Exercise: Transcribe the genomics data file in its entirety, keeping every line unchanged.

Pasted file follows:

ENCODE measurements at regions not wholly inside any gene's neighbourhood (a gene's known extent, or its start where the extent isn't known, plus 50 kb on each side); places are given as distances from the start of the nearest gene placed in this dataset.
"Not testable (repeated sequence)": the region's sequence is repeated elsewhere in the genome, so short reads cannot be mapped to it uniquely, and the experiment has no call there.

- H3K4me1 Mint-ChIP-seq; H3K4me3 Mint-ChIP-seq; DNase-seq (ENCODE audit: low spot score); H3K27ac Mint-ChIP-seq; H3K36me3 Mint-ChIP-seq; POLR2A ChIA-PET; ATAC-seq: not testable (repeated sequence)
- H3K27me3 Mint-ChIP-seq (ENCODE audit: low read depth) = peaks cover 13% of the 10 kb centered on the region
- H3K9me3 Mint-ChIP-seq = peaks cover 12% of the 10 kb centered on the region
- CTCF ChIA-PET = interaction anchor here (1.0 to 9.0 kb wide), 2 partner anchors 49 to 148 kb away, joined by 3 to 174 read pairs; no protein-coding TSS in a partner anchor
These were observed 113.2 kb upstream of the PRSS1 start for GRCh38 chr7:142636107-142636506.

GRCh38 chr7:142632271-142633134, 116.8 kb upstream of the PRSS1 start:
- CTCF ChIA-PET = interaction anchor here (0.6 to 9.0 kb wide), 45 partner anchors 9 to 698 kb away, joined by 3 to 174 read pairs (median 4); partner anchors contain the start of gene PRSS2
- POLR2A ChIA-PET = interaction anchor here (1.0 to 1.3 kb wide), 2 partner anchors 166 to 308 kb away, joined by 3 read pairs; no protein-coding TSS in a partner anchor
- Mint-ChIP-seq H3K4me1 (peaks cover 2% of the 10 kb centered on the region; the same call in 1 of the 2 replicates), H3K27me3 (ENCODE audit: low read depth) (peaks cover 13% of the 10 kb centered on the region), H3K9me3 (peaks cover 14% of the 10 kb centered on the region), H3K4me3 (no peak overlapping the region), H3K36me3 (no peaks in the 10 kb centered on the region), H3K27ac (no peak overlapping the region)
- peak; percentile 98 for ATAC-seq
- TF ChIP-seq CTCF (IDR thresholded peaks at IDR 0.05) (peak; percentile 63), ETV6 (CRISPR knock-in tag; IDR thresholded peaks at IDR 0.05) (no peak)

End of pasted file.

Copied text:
ENCODE measurements at regions not wholly inside any gene's neighbourhood (a gene's known extent, or its start where the extent isn't known, plus 50 kb on each side); places are given as distances from the start of the nearest gene placed in this dataset.
"Not testable (repeated sequence)": the region's sequence is repeated elsewhere in the genome, so short reads cannot be mapped to it uniquely, and the experiment has no call there.

- H3K4me1 Mint-ChIP-seq; H3K4me3 Mint-ChIP-seq; DNase-seq (ENCODE audit: low spot score); H3K27ac Mint-ChIP-seq; H3K36me3 Mint-ChIP-seq; POLR2A ChIA-PET; ATAC-seq: not testable (repeated sequence)
- H3K27me3 Mint-ChIP-seq (ENCODE audit: low read depth) = peaks cover 13% of the 10 kb centered on the region
- H3K9me3 Mint-ChIP-seq = peaks cover 12% of the 10 kb centered on the region
- CTCF ChIA-PET = interaction anchor here (1.0 to 9.0 kb wide), 2 partner anchors 49 to 148 kb away, joined by 3 to 174 read pairs; no protein-coding TSS in a partner anchor
These were observed 113.2 kb upstream of the PRSS1 start for GRCh38 chr7:142636107-142636506.

GRCh38 chr7:142632271-142633134, 116.8 kb upstream of the PRSS1 start:
- CTCF ChIA-PET = interaction anchor here (0.6 to 9.0 kb wide), 45 partner anchors 9 to 698 kb away, joined by 3 to 174 read pairs (median 4); partner anchors contain the start of gene PRSS2
- POLR2A ChIA-PET = interaction anchor here (1.0 to 1.3 kb wide), 2 partner anchors 166 to 308 kb away, joined by 3 read pairs; no protein-coding TSS in a partner anchor
- Mint-ChIP-seq H3K4me1 (peaks cover 2% of the 10 kb centered on the region; the same call in 1 of the 2 replicates), H3K27me3 (ENCODE audit: low read depth) (peaks cover 13% of the 10 kb centered on the region), H3K9me3 (peaks cover 14% of the 10 kb centered on the region), H3K4me3 (no peak overlapping the region), H3K36me3 (no peaks in the 10 kb centered on the region), H3K27ac (no peak overlapping the region)
- peak; percentile 98 for ATAC-seq
- TF ChIP-seq CTCF (IDR thresholded peaks at IDR 0.05) (peak; percentile 63), ETV6 (CRISPR knock-in tag; IDR thresholded peaks at IDR 0.05) (no peak)